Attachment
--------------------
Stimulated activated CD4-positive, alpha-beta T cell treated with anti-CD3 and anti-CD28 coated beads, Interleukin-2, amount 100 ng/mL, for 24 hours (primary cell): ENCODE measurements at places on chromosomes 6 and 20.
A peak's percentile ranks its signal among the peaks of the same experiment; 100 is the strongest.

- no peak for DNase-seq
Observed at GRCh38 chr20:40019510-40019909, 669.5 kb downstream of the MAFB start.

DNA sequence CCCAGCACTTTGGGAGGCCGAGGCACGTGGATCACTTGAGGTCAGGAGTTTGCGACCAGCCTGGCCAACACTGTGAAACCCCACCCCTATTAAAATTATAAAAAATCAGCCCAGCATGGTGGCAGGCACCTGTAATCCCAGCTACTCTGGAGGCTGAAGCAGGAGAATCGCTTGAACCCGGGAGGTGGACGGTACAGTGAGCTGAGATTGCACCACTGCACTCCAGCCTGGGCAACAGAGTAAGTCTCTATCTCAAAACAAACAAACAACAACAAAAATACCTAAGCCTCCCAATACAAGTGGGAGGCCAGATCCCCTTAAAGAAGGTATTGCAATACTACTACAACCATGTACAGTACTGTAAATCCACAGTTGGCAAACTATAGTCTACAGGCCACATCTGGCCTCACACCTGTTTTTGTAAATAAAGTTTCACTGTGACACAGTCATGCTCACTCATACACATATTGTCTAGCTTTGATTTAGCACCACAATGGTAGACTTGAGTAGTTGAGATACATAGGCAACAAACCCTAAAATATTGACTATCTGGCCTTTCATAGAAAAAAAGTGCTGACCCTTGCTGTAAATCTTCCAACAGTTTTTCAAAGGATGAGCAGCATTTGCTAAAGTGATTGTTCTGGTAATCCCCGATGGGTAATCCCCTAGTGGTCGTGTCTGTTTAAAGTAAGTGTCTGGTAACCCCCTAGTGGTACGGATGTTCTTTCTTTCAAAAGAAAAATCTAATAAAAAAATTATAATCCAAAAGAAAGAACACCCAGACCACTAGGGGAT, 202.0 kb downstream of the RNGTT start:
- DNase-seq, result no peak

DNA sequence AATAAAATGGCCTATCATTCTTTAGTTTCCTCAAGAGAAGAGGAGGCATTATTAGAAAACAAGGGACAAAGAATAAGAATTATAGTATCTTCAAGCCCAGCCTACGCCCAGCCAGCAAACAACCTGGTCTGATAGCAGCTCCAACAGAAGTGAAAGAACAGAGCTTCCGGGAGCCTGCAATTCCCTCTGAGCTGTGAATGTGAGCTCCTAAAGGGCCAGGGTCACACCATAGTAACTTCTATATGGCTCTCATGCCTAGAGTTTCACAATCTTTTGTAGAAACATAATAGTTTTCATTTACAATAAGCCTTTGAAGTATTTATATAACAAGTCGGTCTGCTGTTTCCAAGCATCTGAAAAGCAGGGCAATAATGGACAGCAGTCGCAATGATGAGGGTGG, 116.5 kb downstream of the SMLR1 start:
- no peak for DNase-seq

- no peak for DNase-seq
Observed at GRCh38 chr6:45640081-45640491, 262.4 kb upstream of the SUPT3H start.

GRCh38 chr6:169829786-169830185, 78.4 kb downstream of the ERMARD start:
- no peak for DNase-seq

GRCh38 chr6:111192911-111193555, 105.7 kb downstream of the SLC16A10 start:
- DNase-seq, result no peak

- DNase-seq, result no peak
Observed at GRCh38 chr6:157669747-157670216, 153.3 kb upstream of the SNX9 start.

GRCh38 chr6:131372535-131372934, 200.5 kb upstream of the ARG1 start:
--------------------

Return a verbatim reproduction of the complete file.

Stimulated activated CD4-positive, alpha-beta T cell treated with anti-CD3 and anti-CD28 coated beads, Interleukin-2, amount 100 ng/mL, for 24 hours (primary cell): ENCODE measurements at places on chromosomes 6 and 20.
A peak's percentile ranks its signal among the peaks of the same experiment; 100 is the strongest.

- no peak for DNase-seq
Observed at GRCh38 chr20:40019510-40019909, 669.5 kb downstream of the MAFB start.

DNA sequence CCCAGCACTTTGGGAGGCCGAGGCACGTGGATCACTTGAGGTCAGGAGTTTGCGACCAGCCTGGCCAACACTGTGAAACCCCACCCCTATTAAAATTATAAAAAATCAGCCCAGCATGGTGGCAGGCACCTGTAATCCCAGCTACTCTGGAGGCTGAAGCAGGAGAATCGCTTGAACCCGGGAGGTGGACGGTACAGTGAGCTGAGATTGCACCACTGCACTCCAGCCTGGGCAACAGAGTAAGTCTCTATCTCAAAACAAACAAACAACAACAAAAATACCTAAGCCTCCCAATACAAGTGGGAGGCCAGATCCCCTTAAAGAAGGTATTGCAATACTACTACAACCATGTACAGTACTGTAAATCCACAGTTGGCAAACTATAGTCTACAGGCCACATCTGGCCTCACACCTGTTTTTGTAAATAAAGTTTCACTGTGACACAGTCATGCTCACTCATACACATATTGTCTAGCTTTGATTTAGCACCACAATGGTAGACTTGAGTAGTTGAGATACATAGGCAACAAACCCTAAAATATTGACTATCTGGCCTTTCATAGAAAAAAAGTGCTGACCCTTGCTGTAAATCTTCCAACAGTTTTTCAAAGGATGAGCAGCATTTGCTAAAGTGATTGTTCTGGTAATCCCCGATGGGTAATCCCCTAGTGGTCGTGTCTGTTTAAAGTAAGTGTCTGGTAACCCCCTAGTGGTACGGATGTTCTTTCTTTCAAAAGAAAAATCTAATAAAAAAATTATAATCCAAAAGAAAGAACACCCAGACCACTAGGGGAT, 202.0 kb downstream of the RNGTT start:
- DNase-seq, result no peak

DNA sequence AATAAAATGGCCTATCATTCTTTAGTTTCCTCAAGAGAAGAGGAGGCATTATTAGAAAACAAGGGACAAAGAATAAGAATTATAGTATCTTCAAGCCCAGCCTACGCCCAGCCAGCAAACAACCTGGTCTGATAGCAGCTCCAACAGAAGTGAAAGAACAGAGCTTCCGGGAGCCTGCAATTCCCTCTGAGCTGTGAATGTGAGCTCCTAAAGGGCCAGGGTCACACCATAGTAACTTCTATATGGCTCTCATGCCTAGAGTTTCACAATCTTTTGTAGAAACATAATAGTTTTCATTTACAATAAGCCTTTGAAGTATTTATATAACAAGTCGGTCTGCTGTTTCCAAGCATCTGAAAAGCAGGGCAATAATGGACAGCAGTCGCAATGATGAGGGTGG, 116.5 kb downstream of the SMLR1 start:
- no peak for DNase-seq

- no peak for DNase-seq
Observed at GRCh38 chr6:45640081-45640491, 262.4 kb upstream of the SUPT3H start.

GRCh38 chr6:169829786-169830185, 78.4 kb downstream of the ERMARD start:
- no peak for DNase-seq

GRCh38 chr6:111192911-111193555, 105.7 kb downstream of the SLC16A10 start:
- DNase-seq, result no peak

- DNase-seq, result no peak
Observed at GRCh38 chr6:157669747-157670216, 153.3 kb upstream of the SNX9 start.

GRCh38 chr6:131372535-131372934, 200.5 kb upstream of the ARG1 start: